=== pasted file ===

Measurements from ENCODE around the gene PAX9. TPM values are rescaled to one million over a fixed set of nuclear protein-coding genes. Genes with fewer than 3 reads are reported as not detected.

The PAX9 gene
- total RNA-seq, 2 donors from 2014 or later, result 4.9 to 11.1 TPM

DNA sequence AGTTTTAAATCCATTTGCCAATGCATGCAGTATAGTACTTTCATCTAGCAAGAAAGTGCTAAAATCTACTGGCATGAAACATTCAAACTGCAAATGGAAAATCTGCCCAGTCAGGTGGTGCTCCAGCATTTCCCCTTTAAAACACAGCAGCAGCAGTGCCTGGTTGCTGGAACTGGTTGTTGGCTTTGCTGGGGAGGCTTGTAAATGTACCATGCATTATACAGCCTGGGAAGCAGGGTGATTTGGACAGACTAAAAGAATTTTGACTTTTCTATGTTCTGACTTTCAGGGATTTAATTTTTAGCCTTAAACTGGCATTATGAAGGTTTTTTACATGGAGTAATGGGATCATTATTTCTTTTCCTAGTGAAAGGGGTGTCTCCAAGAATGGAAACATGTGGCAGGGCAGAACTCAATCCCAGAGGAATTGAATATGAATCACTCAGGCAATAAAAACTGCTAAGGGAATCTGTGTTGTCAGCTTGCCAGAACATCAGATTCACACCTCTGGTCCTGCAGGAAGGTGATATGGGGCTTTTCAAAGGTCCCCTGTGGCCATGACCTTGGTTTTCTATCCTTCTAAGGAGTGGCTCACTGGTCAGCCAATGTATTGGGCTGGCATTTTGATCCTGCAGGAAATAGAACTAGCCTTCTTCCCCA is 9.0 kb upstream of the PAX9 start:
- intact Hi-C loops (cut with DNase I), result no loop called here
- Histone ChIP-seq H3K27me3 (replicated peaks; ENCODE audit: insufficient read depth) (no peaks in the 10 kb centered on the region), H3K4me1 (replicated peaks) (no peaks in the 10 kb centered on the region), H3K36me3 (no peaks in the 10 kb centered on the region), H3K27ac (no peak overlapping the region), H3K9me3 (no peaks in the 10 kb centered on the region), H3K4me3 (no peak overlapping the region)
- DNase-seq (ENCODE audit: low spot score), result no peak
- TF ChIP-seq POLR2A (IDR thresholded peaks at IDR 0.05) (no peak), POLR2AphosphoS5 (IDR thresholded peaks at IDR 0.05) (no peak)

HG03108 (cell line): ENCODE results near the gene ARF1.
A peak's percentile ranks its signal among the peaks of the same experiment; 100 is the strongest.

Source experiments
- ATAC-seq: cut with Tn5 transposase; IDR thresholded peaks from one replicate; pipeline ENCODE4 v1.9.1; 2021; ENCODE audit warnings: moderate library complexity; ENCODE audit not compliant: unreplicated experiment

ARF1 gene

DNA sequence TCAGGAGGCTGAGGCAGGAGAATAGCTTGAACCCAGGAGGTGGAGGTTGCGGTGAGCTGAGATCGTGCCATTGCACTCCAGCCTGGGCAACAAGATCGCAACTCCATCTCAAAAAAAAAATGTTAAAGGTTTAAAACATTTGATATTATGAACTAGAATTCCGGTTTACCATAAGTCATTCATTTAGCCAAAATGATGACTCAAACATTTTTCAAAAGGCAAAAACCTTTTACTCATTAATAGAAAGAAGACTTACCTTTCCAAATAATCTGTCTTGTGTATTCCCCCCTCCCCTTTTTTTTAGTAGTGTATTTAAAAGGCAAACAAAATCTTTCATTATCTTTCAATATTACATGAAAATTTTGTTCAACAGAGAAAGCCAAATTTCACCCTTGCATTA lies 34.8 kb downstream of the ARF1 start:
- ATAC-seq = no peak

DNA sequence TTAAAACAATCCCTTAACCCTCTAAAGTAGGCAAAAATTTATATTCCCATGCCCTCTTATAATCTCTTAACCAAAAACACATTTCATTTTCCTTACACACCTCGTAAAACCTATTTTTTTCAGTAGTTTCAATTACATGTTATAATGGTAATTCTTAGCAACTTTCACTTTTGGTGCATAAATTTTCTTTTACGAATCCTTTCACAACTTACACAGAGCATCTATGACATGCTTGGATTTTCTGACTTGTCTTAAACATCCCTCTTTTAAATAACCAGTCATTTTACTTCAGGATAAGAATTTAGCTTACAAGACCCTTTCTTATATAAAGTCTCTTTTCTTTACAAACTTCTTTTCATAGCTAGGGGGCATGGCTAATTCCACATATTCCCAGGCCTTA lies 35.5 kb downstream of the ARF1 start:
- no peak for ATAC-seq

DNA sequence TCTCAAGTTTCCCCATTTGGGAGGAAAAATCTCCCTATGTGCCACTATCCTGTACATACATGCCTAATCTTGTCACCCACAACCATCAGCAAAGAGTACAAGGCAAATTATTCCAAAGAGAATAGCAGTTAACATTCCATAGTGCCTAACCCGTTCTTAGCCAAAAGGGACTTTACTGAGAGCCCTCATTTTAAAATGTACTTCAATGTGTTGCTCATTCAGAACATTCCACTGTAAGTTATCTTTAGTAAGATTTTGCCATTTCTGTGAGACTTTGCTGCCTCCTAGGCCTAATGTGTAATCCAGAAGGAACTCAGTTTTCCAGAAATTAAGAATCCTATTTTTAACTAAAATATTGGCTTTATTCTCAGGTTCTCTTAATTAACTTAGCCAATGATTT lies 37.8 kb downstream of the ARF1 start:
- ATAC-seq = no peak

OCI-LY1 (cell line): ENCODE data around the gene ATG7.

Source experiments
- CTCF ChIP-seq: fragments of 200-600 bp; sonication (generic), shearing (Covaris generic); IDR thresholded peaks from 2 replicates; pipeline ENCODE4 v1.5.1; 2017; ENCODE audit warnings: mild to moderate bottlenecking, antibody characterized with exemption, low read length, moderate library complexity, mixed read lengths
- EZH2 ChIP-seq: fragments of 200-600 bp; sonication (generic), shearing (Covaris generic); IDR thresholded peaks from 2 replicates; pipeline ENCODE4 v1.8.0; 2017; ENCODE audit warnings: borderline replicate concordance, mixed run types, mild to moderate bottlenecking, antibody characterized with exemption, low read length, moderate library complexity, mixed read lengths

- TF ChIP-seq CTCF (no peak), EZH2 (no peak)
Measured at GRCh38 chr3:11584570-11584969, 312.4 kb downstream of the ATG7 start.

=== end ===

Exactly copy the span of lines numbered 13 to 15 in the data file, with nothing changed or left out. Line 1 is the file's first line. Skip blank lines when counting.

ARF1 gene

DNA sequence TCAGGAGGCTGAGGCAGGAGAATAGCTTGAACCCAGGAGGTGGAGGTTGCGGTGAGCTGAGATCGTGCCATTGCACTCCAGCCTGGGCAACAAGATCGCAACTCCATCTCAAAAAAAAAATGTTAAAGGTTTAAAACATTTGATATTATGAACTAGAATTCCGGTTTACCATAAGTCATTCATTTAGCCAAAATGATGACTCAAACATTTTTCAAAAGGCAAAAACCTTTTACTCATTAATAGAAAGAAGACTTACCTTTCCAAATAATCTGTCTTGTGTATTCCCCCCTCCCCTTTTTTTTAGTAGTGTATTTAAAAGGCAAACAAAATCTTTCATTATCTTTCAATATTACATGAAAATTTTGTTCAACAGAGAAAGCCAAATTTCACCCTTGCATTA lies 34.8 kb downstream of the ARF1 start:
- ATAC-seq = no peak